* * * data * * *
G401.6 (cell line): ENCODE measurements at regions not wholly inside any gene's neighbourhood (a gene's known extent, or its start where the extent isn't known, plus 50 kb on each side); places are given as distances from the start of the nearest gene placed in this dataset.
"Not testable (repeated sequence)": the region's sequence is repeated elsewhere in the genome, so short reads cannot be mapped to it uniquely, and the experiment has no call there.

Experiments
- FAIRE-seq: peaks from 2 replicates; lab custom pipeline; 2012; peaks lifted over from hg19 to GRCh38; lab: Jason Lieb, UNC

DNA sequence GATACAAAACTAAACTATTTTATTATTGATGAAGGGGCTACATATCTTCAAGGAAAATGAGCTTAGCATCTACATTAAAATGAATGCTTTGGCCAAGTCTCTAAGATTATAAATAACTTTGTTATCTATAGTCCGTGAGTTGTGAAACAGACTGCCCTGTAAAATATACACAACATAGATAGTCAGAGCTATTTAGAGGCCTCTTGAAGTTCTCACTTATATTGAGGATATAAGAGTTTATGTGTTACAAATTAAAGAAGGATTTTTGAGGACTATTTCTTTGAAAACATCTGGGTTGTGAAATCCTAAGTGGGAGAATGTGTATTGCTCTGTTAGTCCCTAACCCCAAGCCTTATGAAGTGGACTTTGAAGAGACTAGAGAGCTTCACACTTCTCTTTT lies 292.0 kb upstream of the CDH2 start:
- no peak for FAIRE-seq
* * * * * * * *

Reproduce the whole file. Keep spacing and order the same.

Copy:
G401.6 (cell line): ENCODE measurements at regions not wholly inside any gene's neighbourhood (a gene's known extent, or its start where the extent isn't known, plus 50 kb on each side); places are given as distances from the start of the nearest gene placed in this dataset.
"Not testable (repeated sequence)": the region's sequence is repeated elsewhere in the genome, so short reads cannot be mapped to it uniquely, and the experiment has no call there.

Experiments
- FAIRE-seq: peaks from 2 replicates; lab custom pipeline; 2012; peaks lifted over from hg19 to GRCh38; lab: Jason Lieb, UNC

DNA sequence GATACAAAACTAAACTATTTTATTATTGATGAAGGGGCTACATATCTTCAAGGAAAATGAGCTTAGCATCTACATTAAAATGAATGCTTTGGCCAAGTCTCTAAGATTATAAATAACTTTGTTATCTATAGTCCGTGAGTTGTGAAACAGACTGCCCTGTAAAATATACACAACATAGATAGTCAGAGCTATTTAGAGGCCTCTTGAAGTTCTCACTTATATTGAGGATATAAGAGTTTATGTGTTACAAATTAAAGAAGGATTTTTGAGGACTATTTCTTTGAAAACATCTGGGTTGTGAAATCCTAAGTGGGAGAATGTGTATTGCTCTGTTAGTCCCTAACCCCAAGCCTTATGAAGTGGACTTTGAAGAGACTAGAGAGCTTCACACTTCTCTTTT lies 292.0 kb upstream of the CDH2 start:
- no peak for FAIRE-seq